Friday, April 02, 2021

Angus McNaughton profile

L-R: Angus McNaughton, Joost Langeveld, Stinky Jim (Unitone Hifi), 2017.

By Peter McLennan, April 20201

Angus McNaughton, aka Mo Delay, started out playing round with audio as a 13 year old, working with two cassette decks and hitting pots and pans in his bedroom. He told NZ Musician’s Rachel Shearer (December 1991) that “I got a four track not long after that. Basically, I’ve always had a home studio, and from there it’s just been developing it, upgrading and building up knowledge. I started doing it with experimenting with my own music, or sounds.”

He first made his mark in music collaborating with Mike Hodgson as Christchurch outfit Tinnitus, beginning in late 1983, adding other members as they went along. Their early sonic experiments utilised sound collage and tape loops.

They shifted to Auckland in 1988 and continued working as Tinnitus, releasing 13 cassette albums and staging live shows and performance events, but by 1993, their own projects started to take precedence, and they mostly ceased performing. Hodgson had developed his own dub-electronica as Projector Mix, before pairing up with Paddy Free in 1997 as Pitch Black.

McNaughton’s interest in sound led him to set up Incubator Recording Studio in Symond St in 1990, with fellow sound engineers Anthony Nevison (of Headless Chickens) and Gordon Rutherford (ex Nocturnal Projections, Muttongun). Their 16 track studio also had an Atari ST running C-Lab sequencing, giving up to 64 tracks, and they also had several samplers, like an Akai S1000 which offered 10 megs of memory.

He worked as engineer on recordings by Flying Nun acts like Headless Chickens (of whom he was briefly a member), NRA, and Dribbling Darts of Love, and crucial early NZ hiphop releases from Deepgrooves artists Urban Disturbance, and Three The Hard Way, on their hit ‘Hiphop Holiday.’.

This evolved into McNaughton working with numerous dance-focused acts, from artists on the Deepgrooves label, including Sound Foundation, of which he was a member, alongside DJ Dubhead, Danny D of Dam Native, and Tuffy Culture, on to DLT, and Che Fu.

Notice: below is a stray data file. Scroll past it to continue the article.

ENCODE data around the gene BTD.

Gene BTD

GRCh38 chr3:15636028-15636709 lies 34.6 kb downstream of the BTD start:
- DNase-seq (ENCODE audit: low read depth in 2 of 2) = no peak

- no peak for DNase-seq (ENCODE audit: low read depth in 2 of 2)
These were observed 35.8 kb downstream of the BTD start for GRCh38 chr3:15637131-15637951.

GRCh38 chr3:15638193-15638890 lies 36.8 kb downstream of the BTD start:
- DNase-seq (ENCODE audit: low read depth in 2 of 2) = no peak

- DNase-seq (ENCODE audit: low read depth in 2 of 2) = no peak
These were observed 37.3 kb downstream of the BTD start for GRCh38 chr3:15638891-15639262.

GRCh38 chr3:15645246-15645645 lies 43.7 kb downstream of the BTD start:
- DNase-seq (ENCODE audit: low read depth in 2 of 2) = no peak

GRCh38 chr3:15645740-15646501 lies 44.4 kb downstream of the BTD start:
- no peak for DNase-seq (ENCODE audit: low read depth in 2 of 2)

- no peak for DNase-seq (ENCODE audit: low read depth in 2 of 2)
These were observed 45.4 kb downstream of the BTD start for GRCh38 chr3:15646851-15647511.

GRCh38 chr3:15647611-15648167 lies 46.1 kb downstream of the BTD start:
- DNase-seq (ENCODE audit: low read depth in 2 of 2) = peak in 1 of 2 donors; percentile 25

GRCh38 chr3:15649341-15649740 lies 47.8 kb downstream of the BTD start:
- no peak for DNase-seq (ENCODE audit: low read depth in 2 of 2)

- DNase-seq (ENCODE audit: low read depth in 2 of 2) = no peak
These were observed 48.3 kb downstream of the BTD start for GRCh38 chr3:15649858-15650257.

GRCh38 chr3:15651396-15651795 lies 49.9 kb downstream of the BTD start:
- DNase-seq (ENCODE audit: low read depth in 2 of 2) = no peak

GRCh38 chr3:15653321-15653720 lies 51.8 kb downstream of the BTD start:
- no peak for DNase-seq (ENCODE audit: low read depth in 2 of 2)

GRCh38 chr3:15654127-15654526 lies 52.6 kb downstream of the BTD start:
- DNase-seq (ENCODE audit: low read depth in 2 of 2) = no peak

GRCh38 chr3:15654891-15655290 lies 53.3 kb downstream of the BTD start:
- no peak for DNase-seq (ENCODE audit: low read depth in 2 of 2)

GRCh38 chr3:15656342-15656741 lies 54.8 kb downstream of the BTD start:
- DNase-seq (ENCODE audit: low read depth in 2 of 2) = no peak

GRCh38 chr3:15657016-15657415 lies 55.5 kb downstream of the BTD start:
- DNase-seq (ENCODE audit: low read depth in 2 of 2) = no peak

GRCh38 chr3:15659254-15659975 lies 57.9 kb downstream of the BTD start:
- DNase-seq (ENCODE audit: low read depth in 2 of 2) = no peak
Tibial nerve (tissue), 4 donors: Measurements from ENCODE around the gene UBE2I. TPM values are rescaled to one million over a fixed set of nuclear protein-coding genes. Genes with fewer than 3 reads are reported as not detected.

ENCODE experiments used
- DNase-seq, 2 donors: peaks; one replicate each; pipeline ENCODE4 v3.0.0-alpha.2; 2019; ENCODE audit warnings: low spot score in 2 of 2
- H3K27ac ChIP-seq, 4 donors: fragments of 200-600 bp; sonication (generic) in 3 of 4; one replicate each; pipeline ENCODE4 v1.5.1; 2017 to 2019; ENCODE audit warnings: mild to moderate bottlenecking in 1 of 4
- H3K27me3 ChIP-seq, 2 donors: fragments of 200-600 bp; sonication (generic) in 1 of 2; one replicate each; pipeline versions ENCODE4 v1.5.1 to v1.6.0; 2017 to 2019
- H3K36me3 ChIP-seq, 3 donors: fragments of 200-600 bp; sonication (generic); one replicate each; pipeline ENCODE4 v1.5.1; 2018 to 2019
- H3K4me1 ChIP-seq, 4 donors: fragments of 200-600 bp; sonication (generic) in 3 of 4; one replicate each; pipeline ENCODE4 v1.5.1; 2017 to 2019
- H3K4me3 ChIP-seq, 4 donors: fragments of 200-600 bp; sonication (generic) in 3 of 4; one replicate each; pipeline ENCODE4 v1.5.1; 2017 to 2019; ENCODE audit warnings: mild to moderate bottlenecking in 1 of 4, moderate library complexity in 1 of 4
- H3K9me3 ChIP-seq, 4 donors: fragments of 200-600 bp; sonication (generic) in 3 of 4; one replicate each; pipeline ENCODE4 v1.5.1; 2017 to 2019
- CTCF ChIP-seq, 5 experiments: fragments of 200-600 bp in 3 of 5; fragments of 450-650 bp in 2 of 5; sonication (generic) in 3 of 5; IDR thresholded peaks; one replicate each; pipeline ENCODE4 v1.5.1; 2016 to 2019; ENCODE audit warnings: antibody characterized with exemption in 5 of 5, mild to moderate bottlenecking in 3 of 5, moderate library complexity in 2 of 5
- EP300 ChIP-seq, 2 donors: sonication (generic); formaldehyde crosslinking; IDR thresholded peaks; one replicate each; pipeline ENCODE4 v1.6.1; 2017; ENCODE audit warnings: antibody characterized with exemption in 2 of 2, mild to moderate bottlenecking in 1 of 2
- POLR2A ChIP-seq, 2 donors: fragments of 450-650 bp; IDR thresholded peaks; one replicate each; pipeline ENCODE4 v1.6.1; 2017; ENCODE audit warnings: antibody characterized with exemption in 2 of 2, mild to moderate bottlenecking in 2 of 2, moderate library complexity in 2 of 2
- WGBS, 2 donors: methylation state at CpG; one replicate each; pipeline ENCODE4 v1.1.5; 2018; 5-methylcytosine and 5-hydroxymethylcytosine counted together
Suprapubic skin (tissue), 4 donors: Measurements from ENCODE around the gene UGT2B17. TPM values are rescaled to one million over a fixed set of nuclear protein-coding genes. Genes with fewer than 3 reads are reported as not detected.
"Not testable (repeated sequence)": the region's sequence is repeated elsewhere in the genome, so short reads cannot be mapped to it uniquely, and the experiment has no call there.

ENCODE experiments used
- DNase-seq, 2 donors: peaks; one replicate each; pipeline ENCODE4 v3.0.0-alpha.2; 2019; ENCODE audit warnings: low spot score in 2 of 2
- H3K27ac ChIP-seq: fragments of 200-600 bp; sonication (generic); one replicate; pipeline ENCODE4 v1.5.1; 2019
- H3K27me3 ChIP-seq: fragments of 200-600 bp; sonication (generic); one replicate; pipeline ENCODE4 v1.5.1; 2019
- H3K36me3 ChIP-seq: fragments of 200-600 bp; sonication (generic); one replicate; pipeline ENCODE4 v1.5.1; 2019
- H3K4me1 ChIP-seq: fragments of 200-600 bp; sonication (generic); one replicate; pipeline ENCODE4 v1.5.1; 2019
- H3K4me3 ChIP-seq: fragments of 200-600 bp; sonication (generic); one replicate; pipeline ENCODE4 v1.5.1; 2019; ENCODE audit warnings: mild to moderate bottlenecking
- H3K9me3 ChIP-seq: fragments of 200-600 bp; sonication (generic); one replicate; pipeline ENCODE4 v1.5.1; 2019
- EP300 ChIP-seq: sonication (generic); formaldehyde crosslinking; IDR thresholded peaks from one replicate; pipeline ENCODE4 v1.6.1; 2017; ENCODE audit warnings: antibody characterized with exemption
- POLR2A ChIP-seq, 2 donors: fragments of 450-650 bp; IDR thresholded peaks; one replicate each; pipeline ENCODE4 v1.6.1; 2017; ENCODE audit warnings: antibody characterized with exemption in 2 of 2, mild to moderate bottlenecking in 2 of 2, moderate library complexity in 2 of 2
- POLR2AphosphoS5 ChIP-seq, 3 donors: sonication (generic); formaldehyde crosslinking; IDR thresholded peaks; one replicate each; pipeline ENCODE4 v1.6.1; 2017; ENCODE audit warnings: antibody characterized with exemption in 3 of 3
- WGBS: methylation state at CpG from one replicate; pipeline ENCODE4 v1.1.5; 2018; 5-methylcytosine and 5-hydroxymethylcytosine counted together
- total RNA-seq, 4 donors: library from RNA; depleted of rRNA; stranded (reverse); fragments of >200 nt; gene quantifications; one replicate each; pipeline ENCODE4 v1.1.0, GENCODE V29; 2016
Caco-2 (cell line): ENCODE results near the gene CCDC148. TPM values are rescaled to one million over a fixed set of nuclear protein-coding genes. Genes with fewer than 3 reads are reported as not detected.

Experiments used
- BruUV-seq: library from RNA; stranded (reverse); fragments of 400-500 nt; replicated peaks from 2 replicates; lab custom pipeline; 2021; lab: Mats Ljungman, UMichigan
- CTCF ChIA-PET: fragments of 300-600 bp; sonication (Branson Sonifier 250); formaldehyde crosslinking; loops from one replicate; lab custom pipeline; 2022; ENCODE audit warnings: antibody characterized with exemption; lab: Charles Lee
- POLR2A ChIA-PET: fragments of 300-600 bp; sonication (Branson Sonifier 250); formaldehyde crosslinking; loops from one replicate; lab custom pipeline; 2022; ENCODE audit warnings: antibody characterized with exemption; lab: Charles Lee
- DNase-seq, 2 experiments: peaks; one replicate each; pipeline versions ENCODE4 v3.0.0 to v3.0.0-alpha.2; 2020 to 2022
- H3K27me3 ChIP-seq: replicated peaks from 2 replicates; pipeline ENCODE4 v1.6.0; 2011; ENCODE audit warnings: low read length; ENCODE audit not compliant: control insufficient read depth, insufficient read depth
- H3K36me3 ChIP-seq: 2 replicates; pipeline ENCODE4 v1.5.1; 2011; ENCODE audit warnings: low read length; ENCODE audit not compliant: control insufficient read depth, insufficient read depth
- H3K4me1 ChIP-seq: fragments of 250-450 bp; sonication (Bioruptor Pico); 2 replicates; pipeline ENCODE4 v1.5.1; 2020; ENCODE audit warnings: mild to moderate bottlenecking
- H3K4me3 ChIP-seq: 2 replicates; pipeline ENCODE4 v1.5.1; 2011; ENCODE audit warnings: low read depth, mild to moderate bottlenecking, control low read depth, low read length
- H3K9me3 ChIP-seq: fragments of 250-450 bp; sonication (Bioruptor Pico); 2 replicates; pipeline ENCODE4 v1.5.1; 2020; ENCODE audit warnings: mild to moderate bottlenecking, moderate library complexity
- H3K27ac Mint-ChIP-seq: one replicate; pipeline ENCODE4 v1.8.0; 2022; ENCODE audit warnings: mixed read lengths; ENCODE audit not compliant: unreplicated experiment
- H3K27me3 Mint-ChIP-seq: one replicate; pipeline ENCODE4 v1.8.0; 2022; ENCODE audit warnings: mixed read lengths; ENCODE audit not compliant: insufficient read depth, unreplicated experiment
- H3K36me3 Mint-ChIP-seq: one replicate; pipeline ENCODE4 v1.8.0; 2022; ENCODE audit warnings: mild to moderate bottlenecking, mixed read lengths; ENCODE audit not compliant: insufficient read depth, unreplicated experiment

Prior to working on DLT’s landmark local hiphop album The Trueschool, featuring the hit single ‘Chains’, he had collaborated with DLT, when he (DLT) was a member of Joint Force, alongside MC OJ and the Rhythm Slave - they christened him with the nickname ‘Mo Delay’.

He says the name “was coined by the Joint Force boys while we were mixing. I was applying liberal amounts of dub delay: positive feedback on a desk channel fader with swept desk EQ applied. No responsible quantity was ever enough, whenever I tried to mix the delay in sensibly, the boys would shout ‘Mo' Delay’, leading to seriously dubbed-out mixes.”

McNaughton shuttered Incubator in the early 2000s and worked as an audio tutor at MAINZ music school for a number of years, and runs a mastering facility called Auralux.

He records music solo under the name Mood Unit. He collaborated with Stinky Jim and Joost Langeveld as part of the musical ensemble Unitone Hifi in the mid 1990s, and then worked with Stinky Jim as the duo Phase Five in the late 1990s/early 2000s, recording for Jim’s Round Trip Mars label.

McNaughton has also been involved with mastering many of the releases on Round Trip Mars. Unitone Hifi kicked back into life after a 12 year tea break in 2008 with new material, and performed a one off at Laneway Festival in 2017.

1 comment:

Globalmitch said...

Interesting profile - thanks for sharing Peter. Joost would be another great guy to profile if you're in the mood!